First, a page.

Finishing Ellery Queen’s The Origin of Evil two days ago and having looked through Francis Nevins’s fascinating if hagiographic overview of the Queen (and Barnaby Ross) books, Royal Bloodline, started me thinking about Queen, recently one of my favorite detective-story writers, and the Queenian worldview. It actually (and surprisingly) took me a long time to come around to Queen. When I was very young, I became a big Sherlock Holmes fan (still am!), and my Holmes experience, finding and reading The Adventures at a young age, is more than a little similar to Frederic Dannay’s. From Holmes, I discovered Agatha Christie’s Ten Little Indians and was caught up in the storytelling, leading to Christie’s becoming my favorite mystery author until I discovered (and, reading Douglas Greene’s brilliant biography, found that I sympathized more with) John Dickson Carr, the master of the locked-room mystery. While I explored the mystery and other genres (particularly the historical adventure–perhaps that can explain my sympathy with JDC!), Ellery Queen was kind of thrown to the wayside. I watched (and adored) Levison and Link’s 1975-76 TV series, also called Ellery Queen (starring Jim Hutton and David Wayne–I’m going to have to do a “best-of” list for that show one of these days), and read many of the short stories in a collection called The Best of Ellery Queen (I particularly recommend “The Bearded Lady” and “The Mad-Tea Party”). Sooner or later, I also took Calendar of Crime out from the library and enjoyed that too (more for the characters–Ellery, Insp. Queen, Sgt. Velie, and the always-delightful Nikki Porter–than the plots, though “The President’s Half-Disme,” “The Emperor’s Dice,” “The Black Cat,” and “The Dauphin’s Doll” are very good).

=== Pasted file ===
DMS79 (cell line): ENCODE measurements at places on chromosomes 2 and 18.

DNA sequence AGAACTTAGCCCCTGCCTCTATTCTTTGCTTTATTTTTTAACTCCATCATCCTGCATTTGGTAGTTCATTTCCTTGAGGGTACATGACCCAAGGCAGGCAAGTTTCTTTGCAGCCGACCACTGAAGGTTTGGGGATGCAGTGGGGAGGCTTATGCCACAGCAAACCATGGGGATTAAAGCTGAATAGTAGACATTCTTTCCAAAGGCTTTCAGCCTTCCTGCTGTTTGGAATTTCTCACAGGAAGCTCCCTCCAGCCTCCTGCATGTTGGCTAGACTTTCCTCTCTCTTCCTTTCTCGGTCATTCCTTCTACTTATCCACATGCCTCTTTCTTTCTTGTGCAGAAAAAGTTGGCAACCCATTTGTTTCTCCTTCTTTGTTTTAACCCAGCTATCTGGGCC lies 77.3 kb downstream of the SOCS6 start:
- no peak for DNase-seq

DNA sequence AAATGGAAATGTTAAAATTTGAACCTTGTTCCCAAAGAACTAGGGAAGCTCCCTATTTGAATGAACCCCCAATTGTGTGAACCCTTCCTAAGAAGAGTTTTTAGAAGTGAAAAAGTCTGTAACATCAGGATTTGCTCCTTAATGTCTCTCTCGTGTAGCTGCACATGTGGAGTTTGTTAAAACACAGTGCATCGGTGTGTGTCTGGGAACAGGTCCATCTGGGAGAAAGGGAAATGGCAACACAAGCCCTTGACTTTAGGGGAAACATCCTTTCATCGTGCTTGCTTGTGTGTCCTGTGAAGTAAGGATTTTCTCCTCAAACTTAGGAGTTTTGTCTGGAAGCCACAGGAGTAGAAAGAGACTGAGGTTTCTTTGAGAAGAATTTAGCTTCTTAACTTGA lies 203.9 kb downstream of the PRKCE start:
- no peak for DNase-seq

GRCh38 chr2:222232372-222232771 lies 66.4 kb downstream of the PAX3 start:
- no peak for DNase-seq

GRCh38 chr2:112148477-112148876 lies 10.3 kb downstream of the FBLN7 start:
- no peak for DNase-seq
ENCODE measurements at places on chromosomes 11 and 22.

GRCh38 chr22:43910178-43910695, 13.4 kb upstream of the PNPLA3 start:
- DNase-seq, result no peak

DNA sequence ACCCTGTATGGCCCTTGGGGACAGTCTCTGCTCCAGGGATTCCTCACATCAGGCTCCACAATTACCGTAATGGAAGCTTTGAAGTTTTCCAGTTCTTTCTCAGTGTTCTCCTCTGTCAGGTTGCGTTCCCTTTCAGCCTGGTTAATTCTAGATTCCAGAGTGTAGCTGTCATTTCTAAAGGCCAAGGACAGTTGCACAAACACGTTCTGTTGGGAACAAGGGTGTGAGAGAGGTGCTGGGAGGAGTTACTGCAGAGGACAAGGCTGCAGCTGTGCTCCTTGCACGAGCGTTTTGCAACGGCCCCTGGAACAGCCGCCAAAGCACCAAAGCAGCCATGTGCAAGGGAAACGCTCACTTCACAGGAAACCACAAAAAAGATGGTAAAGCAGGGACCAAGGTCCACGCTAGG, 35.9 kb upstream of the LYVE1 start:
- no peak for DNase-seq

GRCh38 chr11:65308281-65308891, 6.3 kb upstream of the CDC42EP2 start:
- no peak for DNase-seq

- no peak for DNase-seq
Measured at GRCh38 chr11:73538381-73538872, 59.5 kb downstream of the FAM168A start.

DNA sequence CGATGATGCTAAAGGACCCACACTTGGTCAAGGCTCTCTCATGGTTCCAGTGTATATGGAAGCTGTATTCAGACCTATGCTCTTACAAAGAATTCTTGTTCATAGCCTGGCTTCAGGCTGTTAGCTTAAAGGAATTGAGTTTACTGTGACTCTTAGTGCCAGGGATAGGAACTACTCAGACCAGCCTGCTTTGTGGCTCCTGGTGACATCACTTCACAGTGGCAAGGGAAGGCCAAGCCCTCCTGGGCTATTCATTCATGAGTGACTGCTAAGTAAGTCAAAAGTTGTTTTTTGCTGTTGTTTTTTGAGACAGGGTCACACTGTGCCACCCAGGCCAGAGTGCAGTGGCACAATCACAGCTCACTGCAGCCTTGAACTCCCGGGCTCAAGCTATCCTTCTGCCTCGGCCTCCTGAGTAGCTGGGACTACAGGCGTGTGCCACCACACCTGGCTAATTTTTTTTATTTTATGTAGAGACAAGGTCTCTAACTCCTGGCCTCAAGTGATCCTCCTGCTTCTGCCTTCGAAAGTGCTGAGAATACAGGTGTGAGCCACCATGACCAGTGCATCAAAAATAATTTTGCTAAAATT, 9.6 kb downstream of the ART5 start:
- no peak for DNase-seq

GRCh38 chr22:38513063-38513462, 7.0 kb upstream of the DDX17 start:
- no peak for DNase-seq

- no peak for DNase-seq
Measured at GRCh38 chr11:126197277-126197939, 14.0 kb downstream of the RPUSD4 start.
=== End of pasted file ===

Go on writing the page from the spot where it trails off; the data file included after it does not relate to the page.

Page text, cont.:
But the EQ novels always left me cold. Granted, they were clever as puzzles, but I thought that the writing was atrocious and that the characterization was about as developed as a jigsaw puzzle. The famous “Challenge to the Reader” sealed the deal: Dannay and Lee, clever though they were (And were they really all that clever? I asked myself, because they seemed less adept–methought–in the novel form), are just not enjoyable to read and have interest in nothing but sheer puzzle-plot.
I am happy to admit (*the blogger wrote in an attempt to be dramatic*) that I was wrong.
We are inevitably biased in what book we choose as our “favorite” in a series–more biased than usual, I mean. Often, it’s not just a simple “I like” choice: we are influenced by how we read the book, when we read the book, in what circumstances, etc. Like television and films watched at home (less so with movie theaters and live theaters, where some circumstances are controlled), our opinion of the critical object is based on circumstances both inside and outside of us. In this case, I bought Ten Days’ Wonder (1948) for $1 at a used bookstore in New Hampshire, with the cover falling off (book-jacket long gone) and someone (presumably a little child) having scribbled all over (some of) the pages with a red crayon. I read it quickly–it’s not a long book–and was caught up in every word. Let me tell you, it’s quite a ride and and extraordinary book. The book is an excellent detective-story, yes, with twists and turns around every corner and a brilliant plot, but…
(I will try to avoid spoilers as much as possible–difficult to do–but, if you want to go into this book without any preconceptions [which I would highly suggest], I would advise you to skip the following paragraph. I will point out when you can start reading again.) Nevins’s book illuminated the concept for me, though I had suspected it before: the book is in many ways a look into Nietzsche’s “death of God.” “God” is revealed at the end, in all His glory, but is no longer the kind and benevolent father but (in Nevins’s words) a “moral monster” who manipulates those around him, an insidious puppet-master playing with the lives of mortals. Even for a Christian like me, who doesn’t agree with the philosophy, this is a fascinating philosophical text–and, with Ellery’s incorrect solution and then guilt at the end (as a theocide, as Nevins points out in his critique of Cat of Many Tails), Ten Days’ Wonder is even more an anti-detective story than Bentley’s Trent’s Last Case or Borges’s (brilliant) “Death and the Compass” (which was, in fact, almost a parody of Ellery Queen, one of Borges’s favorite writers). It is an extraordinary, fascinating, and endlessly rewarding work, and note that I have said nothing of the poignant human drama that arises organically from how carefully Dannay and Lee have written their characters!